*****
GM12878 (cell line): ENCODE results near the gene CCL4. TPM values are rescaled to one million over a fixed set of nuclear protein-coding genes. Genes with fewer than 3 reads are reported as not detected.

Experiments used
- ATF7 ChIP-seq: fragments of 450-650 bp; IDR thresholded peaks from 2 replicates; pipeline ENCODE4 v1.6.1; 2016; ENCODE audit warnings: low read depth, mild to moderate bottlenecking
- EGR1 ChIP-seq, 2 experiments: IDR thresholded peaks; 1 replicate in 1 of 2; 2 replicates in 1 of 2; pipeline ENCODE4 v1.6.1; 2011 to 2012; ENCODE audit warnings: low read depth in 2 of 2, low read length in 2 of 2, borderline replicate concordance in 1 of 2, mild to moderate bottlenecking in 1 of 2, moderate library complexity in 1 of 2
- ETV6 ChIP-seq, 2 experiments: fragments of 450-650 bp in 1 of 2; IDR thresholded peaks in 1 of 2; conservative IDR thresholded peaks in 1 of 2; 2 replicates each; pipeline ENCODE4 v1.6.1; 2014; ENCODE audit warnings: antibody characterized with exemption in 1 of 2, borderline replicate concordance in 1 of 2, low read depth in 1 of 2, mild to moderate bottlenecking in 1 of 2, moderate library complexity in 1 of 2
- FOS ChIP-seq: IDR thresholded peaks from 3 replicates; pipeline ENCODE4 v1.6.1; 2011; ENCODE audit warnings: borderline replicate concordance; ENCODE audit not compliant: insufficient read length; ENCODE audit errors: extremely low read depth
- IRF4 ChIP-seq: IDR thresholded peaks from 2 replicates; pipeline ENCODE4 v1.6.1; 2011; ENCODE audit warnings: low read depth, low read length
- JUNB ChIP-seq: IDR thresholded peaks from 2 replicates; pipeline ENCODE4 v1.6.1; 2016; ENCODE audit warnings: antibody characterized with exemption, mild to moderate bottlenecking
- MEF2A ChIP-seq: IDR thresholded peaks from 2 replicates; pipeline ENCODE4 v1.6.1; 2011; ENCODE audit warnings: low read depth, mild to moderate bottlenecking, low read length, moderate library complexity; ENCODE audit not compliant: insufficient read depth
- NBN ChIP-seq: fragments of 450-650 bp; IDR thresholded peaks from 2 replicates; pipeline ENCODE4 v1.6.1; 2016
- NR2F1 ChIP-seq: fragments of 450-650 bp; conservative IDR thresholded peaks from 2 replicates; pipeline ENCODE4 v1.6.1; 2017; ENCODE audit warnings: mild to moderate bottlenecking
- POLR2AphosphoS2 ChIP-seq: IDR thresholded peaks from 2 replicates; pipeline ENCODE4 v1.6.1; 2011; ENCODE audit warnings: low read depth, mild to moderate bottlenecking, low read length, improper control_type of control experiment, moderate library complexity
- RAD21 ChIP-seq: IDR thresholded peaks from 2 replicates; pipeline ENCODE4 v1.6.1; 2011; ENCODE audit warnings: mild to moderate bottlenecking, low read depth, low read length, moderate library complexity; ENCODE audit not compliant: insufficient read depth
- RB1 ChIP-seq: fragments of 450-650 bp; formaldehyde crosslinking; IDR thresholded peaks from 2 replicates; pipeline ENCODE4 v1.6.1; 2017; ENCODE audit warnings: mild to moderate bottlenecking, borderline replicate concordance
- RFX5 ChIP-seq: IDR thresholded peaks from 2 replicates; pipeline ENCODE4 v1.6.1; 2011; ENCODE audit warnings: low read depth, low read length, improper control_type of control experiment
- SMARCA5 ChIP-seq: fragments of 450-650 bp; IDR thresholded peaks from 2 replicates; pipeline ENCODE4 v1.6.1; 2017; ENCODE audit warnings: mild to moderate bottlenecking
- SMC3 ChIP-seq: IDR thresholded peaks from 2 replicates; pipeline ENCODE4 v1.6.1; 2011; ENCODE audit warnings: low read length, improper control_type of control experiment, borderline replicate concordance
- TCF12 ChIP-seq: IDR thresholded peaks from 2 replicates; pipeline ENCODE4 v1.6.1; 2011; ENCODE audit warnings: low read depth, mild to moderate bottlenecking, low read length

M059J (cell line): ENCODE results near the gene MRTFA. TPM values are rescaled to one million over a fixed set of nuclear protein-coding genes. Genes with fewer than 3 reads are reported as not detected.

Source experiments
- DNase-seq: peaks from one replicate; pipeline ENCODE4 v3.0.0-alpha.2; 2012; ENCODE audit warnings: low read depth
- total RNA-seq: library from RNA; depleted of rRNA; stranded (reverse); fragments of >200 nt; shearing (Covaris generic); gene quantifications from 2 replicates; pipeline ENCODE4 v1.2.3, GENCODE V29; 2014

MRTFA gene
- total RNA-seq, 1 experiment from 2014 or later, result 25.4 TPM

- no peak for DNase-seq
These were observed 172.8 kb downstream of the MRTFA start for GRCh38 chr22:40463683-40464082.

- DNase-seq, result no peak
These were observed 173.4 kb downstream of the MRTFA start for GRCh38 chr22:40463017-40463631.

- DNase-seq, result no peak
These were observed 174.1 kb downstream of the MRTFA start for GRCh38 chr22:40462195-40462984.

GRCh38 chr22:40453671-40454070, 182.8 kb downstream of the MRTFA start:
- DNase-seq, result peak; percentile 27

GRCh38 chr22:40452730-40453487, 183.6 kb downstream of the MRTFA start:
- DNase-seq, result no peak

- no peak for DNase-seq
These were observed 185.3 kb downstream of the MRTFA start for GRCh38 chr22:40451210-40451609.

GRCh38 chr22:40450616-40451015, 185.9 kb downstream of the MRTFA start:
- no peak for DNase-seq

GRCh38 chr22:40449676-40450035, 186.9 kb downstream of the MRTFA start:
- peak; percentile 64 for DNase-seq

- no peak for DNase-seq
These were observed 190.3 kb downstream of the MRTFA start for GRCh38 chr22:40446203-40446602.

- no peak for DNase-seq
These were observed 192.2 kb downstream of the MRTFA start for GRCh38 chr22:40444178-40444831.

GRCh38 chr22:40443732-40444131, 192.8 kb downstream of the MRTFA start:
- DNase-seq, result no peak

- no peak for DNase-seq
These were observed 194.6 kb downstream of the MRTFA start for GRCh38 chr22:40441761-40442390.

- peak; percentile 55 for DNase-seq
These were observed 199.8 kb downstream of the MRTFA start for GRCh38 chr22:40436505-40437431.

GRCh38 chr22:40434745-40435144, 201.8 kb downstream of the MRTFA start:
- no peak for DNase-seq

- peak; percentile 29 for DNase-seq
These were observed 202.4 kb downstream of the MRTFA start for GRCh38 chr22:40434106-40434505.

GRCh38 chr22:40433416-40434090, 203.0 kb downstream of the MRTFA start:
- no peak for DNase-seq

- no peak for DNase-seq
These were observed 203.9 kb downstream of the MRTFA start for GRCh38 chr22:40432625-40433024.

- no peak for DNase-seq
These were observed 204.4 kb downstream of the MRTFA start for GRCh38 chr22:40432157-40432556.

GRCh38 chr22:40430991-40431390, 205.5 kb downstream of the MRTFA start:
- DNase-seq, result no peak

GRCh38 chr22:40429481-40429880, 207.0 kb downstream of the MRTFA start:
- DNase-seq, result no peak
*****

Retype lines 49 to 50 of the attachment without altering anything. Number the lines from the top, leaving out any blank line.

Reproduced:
- peak; percentile 55 for DNase-seq
These were observed 199.8 kb downstream of the MRTFA start for GRCh38 chr22:40436505-40437431.